Sustainable Cities

It is estimated that by 2050, more than 70 percent of the world's population will be living in a city. It's time for America's largest cities to adopt a sustainable and responsible vision for the future. 

Building the Cities of Tomorrow

Imagine cities that are healthy places to live, where our resources are used responsibly, where the environment is protected, and where citizens are actively engaged in their communities.

OSPIRG Foundation is working to build these cities of tomorrow.

It's estimated that by 2050, more than 70 percent of the world’s population is estimated to be living in a city. More and more Americans are looking to cities to meet their needs in a way that’s sustainable, equitable and beneficial to the world. As more of us live and work in urban areas, we have the opportunity to make them leaders in sustainable development.

We envision cities:

  • With 21st century transportation options. For decades, cities have focused on moving cars, not people. It’s time to focus on getting people where they need to go by giving them more and better options to get around. These options include expanded public transit, better biking alternatives, walkable neighborhoods and high-performance intercity trains.
  • Powered by 100% clean and renewable energy. As the threat of climate change continues to grow, the best way to fight it is to keep fossil fuels in the ground and transition to 100% renewable energy. By encouraging big box stores to switch to solar power, promoting residential solar options, increasing the number of charging stations for electric vehicles, and raising energy efficiency standards for commercial and residential buildings we can easily meet this goal.
  • Where food systems are healthy, sustainable and locally-sourced. We all eat. But the choices we make with our food can help or hurt our communities and our environment. By sourcing food that is raised sustainably, responsibly and low in carbon, we can boost our local economies, move away from factory farming, and create healthier communities.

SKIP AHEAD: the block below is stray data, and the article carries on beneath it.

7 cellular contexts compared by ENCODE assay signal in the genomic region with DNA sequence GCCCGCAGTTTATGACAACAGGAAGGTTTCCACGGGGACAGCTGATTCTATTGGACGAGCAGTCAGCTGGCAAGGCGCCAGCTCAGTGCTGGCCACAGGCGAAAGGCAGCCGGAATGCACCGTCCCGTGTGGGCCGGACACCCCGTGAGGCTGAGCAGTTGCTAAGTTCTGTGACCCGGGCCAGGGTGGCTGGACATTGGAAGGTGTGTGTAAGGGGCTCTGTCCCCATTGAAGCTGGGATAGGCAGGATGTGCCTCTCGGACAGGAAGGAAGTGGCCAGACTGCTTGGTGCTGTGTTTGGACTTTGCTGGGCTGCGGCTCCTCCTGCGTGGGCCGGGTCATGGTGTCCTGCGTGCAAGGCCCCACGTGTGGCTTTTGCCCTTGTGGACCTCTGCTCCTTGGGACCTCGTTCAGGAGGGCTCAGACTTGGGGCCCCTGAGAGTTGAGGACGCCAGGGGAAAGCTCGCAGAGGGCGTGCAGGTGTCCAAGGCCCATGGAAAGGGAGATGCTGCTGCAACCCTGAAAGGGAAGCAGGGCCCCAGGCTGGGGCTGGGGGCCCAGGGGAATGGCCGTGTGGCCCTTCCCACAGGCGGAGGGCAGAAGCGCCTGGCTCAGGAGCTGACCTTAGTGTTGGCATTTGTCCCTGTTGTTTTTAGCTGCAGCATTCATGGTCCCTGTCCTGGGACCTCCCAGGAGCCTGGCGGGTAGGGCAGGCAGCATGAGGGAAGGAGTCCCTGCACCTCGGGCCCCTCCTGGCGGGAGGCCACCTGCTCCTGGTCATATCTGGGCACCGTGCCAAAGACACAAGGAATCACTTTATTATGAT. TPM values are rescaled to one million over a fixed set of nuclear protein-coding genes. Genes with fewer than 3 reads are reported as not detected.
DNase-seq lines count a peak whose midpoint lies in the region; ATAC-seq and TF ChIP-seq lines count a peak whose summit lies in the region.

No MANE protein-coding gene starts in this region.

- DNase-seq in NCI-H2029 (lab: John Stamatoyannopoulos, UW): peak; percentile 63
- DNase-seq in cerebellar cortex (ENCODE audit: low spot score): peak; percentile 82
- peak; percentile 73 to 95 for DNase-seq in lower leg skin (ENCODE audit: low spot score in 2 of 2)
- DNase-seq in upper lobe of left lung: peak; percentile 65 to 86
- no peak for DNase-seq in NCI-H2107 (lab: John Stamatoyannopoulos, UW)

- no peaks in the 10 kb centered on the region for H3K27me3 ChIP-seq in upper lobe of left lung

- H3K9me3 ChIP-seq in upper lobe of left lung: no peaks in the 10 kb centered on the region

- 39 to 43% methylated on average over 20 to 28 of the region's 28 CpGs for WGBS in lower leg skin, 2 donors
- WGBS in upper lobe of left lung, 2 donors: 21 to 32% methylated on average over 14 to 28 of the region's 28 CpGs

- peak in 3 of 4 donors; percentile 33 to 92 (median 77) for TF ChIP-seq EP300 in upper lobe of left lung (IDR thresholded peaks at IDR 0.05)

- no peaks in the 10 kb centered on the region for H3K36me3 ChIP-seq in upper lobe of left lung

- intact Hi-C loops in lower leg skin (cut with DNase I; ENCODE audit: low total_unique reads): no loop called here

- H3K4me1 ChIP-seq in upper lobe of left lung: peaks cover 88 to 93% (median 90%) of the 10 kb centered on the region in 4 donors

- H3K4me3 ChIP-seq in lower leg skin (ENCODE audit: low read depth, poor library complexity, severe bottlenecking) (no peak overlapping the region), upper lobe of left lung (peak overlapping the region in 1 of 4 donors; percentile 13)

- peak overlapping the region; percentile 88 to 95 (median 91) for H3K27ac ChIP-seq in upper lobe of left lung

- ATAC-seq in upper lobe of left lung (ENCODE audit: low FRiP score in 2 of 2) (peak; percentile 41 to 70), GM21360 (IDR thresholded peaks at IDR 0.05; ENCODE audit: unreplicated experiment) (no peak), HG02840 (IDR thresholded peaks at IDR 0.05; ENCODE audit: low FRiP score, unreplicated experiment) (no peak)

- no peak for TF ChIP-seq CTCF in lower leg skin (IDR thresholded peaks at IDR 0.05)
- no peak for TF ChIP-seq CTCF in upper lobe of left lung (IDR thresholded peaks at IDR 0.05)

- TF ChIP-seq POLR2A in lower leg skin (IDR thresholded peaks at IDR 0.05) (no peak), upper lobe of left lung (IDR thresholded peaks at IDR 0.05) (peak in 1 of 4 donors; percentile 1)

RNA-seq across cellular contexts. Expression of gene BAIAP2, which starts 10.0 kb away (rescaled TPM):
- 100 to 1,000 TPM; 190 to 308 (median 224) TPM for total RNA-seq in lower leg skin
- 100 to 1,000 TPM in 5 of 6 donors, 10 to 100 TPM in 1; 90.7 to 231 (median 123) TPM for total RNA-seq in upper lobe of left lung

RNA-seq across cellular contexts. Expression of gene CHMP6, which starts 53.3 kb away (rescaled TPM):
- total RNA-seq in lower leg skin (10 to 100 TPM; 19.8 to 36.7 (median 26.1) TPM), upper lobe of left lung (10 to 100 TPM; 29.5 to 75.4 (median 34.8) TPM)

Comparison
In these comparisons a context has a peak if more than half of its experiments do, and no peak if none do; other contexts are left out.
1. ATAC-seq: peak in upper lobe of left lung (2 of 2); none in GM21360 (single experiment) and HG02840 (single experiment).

• With clean water and responsible waste management. Communities across the country face risks from polluted water systems and waste. Aging pipes, sewage overflows and toxins that travel from roads to our water supply can harm our health and the environment. We need policymakers to make sure everyone has access to healthy water by creating strong policies to repair aging infrastructure and addressing toxins in our water supply. We can also make sure our waste is disposed of responsibly and reduce our waste whenever possible. 
  • Where citizens are involved in their government and their community. When we are active and engaged in our communities, we can push for more sustainable policies and hold elected leaders accountable. To ensure all citizens have the opportunity to participate in their community, cities should make voting as easy as possible, champion open access to government data and level the playing field for small donors.  

 

Issue updates

Blog Post | COVID-19

31 Oregon Counties Get a Green-light to Reopen - Now We’ll Find Out if We’re Ready | Numi Lee Griffith

Oregon has given a green light to 31 counties to begin lifting public safety restrictions put in place to contain the novel coronavirus.  However, the state as a whole still falls short of many of the benchmarks public health experts recommend states should meet before relaxing social distancing- we’re about to find out if the state is really ready to reopen.

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Blog Post | COVID-19

U.S. PIRG Supports Automated Contact Tracing Because More Than Anything Else, America Needs Good Information Before It Can Safely Lift Stay-At-Home Rules | Ed Mierzwinski

Public health experts have made it abundantly clear that to safely lift stay-at-home rules we must have four key things we don’t yet have. We need fast, accurate and widely available testing. We need a better plan for isolating and supporting people who have COVID-19. We need sufficient hospital capacity, including medical and protective equipment, to treat all patients safely. And we need more contact tracing. This blog explains U.S. PIRG's support for automated warning and contact tracing, subject to appropriate privacy and civil liberties protections, which can provide critical information quickly about who has potentially been exposed.

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Report | U.S. PIRG Education Fund | COVID-19

Putting Consumers First